When I recently covered the progress of the FTSE 100, I pointed out the large divergence between that index and the more speculative ones, such as the Nasdaq and our own FTSE 250 mid-cap index.
The small caps have been powering ever upwards, leaving the more mature FTSE (and the DJIA) in the dust.
This reach for risk is so pronounced that even Twitter can launch its IPO (initial public offering) with a valuation of around $20bn while the company is losing money. This has shades of the dotcom boom in the late 1990s. And we all remember how that ended.
But maybe this time is different.
The bears are outnumbered
Bullish consensus is running at record or near record levels. I have shown the commitments of traders (COT) data for the risk-on Nasdaq in recent posts, and here is the latest data:
|(Nasdaq 100 stock index x $20)||Open interest: 397,534|
|Changes from 11/12/13 (Change in open interest: 249)|
|Percent of open in terest for each category of traders|
|Number of traders in each category (Total traders: 214)|
The hedge funds (non-commercials) reduced their long exposure in the last week, but still retain a massively bullish position by a factor of almost ten-to-one. For every bear, there are nearly ten bulls.
I find that an amazing situation, and I hope you do too.
All it would take is a little selling by the bulls to radically alter the course of the market. This is because any short-covering buying by the bears would likely be swamped by this selling. In other words, the market is dangerously poised with the risk now to the upside, rather than the downside.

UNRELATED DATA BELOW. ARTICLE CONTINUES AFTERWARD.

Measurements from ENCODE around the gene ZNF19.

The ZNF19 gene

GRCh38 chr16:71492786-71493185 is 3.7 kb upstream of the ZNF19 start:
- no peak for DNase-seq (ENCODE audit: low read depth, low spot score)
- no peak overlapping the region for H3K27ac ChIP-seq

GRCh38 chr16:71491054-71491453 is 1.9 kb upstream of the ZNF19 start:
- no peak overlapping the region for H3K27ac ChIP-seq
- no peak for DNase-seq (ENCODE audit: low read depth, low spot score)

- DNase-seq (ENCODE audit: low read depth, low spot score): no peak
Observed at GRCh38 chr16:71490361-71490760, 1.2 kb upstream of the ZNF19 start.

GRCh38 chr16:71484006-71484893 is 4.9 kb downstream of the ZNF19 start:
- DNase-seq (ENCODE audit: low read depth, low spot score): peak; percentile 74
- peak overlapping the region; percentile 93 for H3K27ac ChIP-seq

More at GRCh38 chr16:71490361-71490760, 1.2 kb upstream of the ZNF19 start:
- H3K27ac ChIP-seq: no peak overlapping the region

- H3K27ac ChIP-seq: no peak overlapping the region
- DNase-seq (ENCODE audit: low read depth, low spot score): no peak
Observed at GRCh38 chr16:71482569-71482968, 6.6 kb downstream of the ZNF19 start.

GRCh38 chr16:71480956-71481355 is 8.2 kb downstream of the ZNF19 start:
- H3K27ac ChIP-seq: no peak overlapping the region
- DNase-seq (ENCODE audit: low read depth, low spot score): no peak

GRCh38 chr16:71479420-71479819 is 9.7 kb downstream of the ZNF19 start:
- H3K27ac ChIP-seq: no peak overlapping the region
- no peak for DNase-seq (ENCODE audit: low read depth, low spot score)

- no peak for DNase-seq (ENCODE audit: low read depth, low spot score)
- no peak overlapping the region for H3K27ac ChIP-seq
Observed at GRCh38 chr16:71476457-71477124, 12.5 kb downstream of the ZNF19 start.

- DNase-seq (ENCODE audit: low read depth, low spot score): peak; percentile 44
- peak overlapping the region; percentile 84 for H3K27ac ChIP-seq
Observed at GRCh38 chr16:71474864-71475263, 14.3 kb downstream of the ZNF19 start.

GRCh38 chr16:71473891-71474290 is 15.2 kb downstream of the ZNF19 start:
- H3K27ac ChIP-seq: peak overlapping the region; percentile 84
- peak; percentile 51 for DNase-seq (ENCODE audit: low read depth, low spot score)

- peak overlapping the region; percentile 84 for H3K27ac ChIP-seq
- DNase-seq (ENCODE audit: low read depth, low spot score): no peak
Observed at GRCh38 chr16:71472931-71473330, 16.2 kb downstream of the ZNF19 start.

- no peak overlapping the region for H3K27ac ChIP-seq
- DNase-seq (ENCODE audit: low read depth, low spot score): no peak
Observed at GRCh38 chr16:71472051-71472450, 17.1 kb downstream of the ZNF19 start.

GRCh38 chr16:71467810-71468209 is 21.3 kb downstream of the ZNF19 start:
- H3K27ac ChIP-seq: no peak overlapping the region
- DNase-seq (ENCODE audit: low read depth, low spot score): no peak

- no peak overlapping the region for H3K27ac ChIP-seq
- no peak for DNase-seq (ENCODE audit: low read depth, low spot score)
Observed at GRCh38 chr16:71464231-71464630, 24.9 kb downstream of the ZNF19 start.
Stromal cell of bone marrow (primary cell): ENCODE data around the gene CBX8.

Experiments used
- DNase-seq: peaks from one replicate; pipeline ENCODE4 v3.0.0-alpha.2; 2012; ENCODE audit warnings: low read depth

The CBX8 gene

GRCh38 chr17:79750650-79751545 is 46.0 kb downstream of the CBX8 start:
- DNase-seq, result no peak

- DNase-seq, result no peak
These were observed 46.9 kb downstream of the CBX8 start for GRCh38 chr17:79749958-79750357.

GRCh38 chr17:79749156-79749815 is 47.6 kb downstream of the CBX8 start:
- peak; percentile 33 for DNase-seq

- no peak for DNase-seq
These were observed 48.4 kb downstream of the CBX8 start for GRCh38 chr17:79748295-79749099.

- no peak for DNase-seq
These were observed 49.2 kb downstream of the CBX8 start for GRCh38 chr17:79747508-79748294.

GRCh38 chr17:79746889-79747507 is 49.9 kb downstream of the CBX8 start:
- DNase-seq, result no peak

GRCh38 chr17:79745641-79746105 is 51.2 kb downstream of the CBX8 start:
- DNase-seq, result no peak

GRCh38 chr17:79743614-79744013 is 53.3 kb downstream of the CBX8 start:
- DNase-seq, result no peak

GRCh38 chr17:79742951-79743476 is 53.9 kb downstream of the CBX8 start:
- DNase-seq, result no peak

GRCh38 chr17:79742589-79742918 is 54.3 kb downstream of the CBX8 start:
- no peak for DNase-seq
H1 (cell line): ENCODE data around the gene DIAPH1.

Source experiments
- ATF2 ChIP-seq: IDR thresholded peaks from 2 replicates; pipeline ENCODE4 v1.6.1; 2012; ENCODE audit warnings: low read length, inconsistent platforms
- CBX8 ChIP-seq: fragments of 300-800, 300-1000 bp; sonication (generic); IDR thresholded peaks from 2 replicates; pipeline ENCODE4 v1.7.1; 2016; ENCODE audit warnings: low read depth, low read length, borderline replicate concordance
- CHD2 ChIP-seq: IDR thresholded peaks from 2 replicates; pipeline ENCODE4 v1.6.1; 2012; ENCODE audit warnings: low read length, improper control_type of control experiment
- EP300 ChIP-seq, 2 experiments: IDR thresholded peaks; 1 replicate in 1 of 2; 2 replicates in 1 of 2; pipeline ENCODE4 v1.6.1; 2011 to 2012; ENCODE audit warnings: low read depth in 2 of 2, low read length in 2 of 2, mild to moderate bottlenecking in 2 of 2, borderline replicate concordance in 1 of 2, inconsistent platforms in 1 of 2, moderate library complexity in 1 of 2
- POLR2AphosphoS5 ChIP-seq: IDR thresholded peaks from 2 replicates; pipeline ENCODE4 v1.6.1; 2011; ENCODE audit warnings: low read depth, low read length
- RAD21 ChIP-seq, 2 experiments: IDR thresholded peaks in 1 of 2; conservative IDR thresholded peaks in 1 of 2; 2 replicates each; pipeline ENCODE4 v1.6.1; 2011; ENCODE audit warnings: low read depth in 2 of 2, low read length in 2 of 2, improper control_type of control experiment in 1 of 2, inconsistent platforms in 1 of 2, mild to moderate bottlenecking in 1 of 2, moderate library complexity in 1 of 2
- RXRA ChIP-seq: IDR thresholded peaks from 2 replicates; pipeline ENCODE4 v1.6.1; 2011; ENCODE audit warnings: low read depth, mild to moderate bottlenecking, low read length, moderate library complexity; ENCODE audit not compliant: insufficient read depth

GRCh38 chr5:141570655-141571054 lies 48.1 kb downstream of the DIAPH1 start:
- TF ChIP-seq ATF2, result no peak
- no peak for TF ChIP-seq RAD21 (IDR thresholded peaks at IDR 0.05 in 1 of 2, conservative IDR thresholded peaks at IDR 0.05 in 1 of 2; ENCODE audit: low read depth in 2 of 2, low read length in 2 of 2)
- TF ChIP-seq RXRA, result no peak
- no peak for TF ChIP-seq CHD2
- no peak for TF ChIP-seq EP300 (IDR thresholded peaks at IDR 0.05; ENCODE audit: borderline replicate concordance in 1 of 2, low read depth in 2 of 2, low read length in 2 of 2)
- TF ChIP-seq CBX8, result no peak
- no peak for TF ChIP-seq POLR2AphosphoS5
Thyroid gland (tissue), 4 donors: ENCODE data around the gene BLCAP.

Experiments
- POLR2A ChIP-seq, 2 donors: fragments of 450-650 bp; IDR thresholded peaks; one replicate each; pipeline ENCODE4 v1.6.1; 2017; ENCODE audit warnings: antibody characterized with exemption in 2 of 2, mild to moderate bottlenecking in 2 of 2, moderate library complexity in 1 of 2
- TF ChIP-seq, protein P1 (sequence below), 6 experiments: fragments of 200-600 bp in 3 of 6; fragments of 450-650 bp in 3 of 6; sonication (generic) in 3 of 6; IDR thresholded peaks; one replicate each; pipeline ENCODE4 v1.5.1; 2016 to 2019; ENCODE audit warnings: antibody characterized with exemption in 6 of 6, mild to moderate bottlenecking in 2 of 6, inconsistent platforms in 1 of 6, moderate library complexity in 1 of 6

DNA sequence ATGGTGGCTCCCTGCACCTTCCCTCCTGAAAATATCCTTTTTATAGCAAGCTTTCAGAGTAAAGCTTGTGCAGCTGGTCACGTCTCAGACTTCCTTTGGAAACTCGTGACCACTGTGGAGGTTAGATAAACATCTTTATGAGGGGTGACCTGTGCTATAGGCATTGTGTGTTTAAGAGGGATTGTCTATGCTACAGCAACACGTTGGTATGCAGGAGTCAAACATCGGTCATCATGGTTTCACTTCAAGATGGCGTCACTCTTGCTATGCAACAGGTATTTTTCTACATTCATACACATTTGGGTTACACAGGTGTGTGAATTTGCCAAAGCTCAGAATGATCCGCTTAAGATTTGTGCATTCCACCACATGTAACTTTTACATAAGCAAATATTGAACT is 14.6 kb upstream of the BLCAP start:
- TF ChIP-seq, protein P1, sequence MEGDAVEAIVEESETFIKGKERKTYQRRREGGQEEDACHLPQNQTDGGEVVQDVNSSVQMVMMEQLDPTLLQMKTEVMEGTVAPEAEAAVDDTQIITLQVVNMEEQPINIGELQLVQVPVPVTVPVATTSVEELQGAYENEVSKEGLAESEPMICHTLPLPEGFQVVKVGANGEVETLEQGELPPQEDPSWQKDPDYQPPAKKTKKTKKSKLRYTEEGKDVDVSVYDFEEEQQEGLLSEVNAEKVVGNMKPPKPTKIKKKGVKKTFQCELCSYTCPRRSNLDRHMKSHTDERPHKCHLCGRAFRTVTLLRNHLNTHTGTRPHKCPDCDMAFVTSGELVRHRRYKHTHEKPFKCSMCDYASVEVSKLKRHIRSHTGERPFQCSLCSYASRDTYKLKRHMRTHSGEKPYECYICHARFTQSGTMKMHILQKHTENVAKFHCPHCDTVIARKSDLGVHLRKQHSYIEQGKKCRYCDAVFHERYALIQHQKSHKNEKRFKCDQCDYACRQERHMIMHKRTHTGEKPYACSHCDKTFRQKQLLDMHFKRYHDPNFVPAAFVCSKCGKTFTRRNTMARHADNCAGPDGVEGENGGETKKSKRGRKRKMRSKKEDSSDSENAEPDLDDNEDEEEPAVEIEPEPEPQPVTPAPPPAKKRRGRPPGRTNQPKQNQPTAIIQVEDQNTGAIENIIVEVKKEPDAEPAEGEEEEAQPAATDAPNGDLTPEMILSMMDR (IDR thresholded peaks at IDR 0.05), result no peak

Where there’s smoke…
We must always keep in mind that this imbalance can persists for a long time. The COT data cannot be used as a trade timing indicator for swing trades. All it can do is pinpoint imbalances that can eventually lead to a reversal.
But this data is telling me that when the reversal arrives, it will very likely be dramatic. It will be like everyone trying to leave a crowded room at once when someone shouts “Fire!”
Here is the Dow this morning:
The rally off the early October low is contained within my very lovely wedge (or ascending triangle). Note the many accurate touch points on the lower line. This is a very reliable line of support.
After a long rally, such as we have seen from the 2009 low, an ascending triangle is usually a sign that the rally is getting exhausted. And a break of the lower line is usually the first sign of an impending decline.
That is because the lower line has been a very reliable line of support. But now it has given way and therefore becomes a line of resistance.
And late on Friday, which was a holiday-shortened day, the market broke below my lower wedge line. Let’s zoom in now:
A strong line of resistance
From the 10 November low, I can count five completed waves up – and a large negative-momentum divergence at the final high on Friday. This divergence tells me that the buying is drying up, and with five waves up indicating the next likely move is down, I have a good bearish case.
But let’s zoom in even closer:
Early this morning, the market tried to rally up to the line in a traditional kiss, but so far it has not made it.
And a break of support at the pink bar should spell trouble for the rally.
With the Dow looking wobbly here, how does the FTSE look?
On Friday, the market made another attempt at breaking above my tramline. But once again, the door was slammed shut. This resulted in at least seven, touch points with several near misses.
That is one very strong line of resistance. It would take a terrific effort to overcome it.
So the pink support bar is my line in the sand for the Dow.